In 1506 he shared a studio with the religious painter and portraitist Vincenzo Catena (c.1470-1531). In 1508 he and other young artists frescoed the canalside facade of the newly refurbished Fondaco dei Tedeschi (German Merchants' Warehouse) in Venice, while a younger Titian worked on the side facade. Only a fragment remains of this fresco of Giorgione (now in Ca' d'Oro, Venice), while in the case of similar frescoes he produced for the exterior of the Casa Soranzo, the Casa Grimani alli Servi and other Venetian palaces, there is no trace.
Indeed, much of Giorgione's output as a painter is wreathed in mystery. The principal document for reconstructing Giorgione's list of works is a set of notes made by the Venetian art collector Marcantonio Michiel (c.1484-1552) during the period 1521-1543. From these notes, in addition to the Castelfranco Madonna (1504) and a signed female portrait known as Laura (1506), art historians have identified the following works as being those of Giorgione. For more about Giorgione's involvement in ecclesiastical painting, like the Castelfranco Madonna, see: Venetian altarpieces (c.1500-1600).
The Tempest (Tempesta) (c.1508)
The Three Philosophers (1509)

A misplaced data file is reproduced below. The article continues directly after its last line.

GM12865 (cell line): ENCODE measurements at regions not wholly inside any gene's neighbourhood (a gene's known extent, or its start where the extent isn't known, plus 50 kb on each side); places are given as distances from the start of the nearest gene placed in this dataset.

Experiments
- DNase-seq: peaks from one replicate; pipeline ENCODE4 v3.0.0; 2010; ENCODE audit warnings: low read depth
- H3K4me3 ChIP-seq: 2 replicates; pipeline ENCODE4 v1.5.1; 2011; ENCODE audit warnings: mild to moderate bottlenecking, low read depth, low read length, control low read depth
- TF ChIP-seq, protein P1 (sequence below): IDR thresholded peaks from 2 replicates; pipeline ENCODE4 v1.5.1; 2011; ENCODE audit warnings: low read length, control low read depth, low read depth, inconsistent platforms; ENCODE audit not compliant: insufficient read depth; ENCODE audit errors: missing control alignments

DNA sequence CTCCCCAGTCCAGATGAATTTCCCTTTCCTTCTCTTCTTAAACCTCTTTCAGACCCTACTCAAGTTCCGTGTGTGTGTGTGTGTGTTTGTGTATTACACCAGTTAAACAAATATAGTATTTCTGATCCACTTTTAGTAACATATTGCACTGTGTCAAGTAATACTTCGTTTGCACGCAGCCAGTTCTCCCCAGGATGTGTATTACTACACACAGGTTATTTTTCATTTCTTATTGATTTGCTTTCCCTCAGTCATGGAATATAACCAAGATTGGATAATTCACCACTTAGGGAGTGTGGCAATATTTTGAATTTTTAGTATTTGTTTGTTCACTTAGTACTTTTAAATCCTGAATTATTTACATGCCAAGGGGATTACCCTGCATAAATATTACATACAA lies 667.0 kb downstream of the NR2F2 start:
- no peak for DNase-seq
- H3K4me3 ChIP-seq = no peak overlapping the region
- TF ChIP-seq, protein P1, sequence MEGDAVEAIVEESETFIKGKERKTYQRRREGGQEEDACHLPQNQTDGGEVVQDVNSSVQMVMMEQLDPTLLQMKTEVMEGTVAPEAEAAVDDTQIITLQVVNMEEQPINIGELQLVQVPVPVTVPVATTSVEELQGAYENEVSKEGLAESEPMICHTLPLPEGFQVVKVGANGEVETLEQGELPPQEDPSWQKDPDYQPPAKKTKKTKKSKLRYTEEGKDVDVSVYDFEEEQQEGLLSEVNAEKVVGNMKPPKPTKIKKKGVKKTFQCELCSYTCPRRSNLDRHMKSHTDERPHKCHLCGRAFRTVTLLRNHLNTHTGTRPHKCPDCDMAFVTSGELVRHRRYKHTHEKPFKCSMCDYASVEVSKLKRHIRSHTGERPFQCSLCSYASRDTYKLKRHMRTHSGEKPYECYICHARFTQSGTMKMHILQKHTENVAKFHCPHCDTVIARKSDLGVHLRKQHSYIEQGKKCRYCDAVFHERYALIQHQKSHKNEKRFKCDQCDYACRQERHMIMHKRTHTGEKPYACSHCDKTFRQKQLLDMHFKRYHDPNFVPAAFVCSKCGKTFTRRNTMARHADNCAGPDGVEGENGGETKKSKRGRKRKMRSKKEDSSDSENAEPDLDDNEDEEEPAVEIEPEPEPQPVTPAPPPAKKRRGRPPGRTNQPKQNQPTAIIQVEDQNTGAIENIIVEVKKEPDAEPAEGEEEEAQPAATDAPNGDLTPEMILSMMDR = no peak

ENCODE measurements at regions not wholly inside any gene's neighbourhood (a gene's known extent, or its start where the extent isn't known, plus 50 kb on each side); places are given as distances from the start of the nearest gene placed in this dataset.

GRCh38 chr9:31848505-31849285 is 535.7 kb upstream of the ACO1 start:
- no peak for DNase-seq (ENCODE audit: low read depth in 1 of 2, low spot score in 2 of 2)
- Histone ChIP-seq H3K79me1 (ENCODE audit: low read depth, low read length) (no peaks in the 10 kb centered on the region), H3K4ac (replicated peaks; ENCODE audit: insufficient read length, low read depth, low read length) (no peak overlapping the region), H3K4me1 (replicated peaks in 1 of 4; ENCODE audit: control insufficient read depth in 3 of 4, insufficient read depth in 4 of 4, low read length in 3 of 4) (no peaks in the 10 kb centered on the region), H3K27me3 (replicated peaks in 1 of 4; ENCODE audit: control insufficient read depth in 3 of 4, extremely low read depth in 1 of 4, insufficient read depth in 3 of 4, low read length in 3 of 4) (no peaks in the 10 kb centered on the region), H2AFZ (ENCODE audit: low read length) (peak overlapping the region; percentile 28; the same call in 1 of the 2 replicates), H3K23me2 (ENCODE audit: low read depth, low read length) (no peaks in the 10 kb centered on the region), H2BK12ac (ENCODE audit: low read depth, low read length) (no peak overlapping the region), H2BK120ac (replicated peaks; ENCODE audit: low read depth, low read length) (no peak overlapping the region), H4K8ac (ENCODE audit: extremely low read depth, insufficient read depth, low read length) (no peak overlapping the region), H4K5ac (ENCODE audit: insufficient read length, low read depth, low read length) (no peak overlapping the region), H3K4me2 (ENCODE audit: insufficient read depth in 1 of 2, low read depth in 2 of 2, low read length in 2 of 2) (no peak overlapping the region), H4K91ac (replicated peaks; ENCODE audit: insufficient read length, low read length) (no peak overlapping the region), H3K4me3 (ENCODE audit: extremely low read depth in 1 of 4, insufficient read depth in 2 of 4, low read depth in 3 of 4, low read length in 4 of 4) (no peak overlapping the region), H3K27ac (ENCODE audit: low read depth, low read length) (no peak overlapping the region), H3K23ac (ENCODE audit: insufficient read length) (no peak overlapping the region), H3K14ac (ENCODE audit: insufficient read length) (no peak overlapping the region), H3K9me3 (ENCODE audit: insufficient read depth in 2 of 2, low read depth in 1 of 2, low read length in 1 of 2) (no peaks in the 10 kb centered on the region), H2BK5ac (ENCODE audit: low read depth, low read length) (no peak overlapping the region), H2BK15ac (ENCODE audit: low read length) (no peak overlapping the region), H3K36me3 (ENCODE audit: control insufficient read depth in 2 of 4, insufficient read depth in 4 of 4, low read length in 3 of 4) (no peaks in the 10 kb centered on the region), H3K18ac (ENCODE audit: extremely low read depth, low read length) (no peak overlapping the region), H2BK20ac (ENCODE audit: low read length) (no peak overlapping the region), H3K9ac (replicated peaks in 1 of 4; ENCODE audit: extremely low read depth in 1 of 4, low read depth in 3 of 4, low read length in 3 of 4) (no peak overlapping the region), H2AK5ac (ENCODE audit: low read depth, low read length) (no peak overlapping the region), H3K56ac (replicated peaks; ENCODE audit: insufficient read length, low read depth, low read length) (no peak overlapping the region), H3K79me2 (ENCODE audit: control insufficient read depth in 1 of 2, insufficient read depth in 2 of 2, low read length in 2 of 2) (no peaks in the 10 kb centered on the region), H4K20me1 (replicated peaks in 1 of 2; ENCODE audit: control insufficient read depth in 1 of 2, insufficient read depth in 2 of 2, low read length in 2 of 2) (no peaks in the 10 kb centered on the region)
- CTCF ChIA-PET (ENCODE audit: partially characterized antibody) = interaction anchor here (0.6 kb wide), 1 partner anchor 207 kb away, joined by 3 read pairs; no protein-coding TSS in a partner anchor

Sleeping Venus (c.1510)
Reputation As an Artist
Giorgione died of the plague in Venice in October 1510 at the tragically young age of 33. Despite having achieved considerable acclaim amongst Italian painters during his lifetime, and afterwards, a number of his (probable) works were - until the 19th century - attributed to others. The Hermitage Judith for example, was long considered a Raphael, and the Dresden Sleeping Venus a Titian. Then during the late 19th century a Giorgione revival began, and the trend was reversed. This is still the case, and while numerous paintings previously assigned to Giorgione a century ago, have now been definitely excluded from his oeuvre, other works are beginning to be included. Major art exhibitions at Venice (2004) and Washington (2006), have provided a platform for further comparative inspections of disputed works by art historians and curators. See also: Legacy of Venetian Painting on European art.